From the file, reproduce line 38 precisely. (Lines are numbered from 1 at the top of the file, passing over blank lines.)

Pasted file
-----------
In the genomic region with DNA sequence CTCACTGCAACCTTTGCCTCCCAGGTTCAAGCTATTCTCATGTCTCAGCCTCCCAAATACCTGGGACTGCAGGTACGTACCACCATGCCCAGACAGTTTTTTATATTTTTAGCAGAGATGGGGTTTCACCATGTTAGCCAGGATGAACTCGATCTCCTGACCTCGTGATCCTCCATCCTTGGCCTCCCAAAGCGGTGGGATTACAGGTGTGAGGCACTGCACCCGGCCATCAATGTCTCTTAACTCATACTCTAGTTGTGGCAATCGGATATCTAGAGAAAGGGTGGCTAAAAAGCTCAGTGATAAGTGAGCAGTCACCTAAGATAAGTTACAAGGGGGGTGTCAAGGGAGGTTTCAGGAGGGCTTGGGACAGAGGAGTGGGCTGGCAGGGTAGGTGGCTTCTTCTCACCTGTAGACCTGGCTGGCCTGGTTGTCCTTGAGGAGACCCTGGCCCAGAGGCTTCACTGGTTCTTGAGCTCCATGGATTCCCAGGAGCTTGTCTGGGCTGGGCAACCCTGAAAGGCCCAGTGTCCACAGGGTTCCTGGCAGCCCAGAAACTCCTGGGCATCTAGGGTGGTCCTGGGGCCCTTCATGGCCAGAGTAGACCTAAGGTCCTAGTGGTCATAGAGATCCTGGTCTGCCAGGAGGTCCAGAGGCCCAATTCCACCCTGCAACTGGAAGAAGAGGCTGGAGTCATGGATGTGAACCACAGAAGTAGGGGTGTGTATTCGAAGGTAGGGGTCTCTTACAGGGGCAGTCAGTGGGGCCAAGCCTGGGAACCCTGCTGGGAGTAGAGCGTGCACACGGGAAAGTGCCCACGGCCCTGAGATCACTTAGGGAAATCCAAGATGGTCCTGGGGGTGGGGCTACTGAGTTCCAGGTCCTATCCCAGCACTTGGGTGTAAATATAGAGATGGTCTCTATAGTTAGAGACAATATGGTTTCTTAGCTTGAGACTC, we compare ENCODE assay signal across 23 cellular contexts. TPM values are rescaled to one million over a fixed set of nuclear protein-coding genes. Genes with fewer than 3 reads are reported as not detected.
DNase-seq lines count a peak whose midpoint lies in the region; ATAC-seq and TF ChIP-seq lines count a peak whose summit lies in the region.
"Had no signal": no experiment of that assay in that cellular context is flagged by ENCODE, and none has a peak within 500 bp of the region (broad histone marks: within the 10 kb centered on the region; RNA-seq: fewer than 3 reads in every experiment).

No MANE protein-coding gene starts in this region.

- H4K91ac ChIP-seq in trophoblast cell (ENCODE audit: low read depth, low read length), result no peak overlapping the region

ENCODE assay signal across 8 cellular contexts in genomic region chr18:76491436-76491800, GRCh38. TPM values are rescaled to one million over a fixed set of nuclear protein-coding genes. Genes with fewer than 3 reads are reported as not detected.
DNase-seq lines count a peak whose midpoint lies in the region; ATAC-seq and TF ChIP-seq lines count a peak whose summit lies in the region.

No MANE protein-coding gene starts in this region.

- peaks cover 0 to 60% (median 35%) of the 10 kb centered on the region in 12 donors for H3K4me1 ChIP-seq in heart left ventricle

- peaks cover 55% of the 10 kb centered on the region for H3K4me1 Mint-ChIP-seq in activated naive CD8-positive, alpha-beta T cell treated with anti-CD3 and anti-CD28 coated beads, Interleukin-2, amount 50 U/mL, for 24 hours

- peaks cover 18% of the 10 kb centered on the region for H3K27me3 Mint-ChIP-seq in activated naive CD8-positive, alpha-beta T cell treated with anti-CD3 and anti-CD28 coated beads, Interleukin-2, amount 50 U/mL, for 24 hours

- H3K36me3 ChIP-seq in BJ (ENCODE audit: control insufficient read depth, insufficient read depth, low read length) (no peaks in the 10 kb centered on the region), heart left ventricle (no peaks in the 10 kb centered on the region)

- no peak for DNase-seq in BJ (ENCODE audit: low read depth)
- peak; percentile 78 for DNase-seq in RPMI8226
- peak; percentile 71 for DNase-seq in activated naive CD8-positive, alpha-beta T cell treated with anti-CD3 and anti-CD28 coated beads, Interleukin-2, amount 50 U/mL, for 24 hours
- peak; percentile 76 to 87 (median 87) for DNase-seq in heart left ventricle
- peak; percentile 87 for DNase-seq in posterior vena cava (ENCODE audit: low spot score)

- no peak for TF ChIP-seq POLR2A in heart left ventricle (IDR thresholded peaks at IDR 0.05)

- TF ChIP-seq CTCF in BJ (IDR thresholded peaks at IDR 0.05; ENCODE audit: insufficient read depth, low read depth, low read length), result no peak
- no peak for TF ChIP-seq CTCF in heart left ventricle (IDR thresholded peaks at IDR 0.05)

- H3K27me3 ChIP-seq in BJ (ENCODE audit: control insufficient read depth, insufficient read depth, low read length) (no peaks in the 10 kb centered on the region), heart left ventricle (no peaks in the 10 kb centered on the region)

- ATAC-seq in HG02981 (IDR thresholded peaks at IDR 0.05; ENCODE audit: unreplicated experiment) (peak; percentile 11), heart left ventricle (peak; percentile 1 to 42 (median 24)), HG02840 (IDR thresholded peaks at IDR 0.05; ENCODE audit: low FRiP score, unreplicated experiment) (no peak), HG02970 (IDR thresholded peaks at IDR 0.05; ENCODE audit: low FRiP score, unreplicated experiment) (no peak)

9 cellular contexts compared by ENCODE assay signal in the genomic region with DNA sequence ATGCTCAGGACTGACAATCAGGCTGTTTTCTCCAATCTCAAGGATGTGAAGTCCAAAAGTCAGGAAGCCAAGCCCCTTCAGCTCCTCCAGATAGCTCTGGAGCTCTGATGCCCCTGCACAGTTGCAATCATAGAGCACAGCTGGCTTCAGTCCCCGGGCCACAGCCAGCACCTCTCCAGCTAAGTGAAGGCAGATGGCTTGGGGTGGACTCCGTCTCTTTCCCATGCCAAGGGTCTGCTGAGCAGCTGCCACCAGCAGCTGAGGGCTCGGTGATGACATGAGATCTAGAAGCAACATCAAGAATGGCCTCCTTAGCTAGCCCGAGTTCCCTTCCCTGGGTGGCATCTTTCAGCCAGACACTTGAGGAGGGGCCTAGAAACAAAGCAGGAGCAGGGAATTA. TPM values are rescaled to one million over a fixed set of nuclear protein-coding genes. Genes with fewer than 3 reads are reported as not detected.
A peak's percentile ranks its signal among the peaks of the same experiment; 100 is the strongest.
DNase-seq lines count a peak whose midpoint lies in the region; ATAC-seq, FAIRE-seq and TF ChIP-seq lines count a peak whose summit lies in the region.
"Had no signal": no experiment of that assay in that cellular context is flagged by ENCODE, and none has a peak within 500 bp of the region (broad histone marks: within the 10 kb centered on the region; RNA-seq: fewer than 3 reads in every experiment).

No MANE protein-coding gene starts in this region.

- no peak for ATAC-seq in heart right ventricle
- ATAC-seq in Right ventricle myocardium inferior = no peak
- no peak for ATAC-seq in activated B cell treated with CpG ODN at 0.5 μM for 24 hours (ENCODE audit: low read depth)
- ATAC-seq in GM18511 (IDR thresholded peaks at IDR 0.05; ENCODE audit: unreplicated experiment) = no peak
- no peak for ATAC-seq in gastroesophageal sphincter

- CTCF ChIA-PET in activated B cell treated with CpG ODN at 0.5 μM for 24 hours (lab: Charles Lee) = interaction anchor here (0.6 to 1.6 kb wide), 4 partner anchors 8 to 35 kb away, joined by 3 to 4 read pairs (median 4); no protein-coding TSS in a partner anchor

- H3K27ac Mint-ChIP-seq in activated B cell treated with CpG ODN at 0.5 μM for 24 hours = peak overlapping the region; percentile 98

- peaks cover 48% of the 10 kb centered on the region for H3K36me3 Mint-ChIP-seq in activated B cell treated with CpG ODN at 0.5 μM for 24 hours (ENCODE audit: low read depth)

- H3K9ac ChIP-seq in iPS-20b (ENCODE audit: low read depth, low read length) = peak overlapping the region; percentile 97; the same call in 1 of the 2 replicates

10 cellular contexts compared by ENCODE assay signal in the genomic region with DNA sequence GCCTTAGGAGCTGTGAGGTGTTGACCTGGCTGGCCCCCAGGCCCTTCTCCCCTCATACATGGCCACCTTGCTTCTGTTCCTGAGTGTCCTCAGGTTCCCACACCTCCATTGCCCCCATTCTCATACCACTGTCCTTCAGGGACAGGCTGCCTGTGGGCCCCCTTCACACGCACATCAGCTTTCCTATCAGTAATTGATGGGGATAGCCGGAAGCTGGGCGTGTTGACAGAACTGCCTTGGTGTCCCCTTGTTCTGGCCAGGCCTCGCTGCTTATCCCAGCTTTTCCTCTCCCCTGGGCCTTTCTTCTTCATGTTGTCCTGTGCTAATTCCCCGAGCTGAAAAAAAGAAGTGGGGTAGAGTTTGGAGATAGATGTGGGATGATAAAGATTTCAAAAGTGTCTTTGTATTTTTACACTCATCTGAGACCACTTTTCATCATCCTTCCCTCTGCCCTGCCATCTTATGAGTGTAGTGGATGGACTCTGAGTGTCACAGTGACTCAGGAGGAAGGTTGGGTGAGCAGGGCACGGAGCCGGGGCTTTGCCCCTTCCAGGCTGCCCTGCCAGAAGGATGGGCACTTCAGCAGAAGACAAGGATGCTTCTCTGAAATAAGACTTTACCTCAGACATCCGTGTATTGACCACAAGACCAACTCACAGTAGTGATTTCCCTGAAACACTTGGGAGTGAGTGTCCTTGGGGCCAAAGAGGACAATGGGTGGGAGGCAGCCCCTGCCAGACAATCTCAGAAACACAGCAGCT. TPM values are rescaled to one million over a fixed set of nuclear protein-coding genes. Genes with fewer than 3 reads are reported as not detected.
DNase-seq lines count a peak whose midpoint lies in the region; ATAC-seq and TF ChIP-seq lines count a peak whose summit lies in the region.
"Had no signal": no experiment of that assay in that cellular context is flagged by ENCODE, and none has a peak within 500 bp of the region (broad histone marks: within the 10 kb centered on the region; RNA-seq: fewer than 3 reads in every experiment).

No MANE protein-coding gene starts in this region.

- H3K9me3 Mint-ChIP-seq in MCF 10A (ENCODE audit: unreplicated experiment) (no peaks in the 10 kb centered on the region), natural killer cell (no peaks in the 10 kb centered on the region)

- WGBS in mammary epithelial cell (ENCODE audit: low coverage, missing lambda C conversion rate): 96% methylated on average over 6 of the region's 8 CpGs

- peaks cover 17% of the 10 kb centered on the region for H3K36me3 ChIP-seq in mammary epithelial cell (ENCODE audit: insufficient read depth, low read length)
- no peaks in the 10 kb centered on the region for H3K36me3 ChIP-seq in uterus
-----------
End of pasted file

DNase-seq lines count a peak whose midpoint lies in the region; ATAC-seq and TF ChIP-seq lines count a peak whose summit lies in the region.